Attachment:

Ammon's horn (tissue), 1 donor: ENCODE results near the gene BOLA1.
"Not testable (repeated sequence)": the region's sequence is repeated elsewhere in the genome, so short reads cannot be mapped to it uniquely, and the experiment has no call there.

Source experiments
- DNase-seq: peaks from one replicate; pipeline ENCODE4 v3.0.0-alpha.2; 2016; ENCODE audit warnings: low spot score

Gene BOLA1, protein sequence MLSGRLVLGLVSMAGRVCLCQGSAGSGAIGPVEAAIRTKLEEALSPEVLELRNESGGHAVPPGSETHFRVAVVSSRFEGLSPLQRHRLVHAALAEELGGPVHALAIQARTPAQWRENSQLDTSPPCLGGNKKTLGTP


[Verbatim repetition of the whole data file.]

Ammon's horn (tissue), 1 donor: ENCODE results near the gene BOLA1.
"Not testable (repeated sequence)": the region's sequence is repeated elsewhere in the genome, so short reads cannot be mapped to it uniquely, and the experiment has no call there.

Source experiments
- DNase-seq: peaks from one replicate; pipeline ENCODE4 v3.0.0-alpha.2; 2016; ENCODE audit warnings: low spot score

Gene BOLA1, protein sequence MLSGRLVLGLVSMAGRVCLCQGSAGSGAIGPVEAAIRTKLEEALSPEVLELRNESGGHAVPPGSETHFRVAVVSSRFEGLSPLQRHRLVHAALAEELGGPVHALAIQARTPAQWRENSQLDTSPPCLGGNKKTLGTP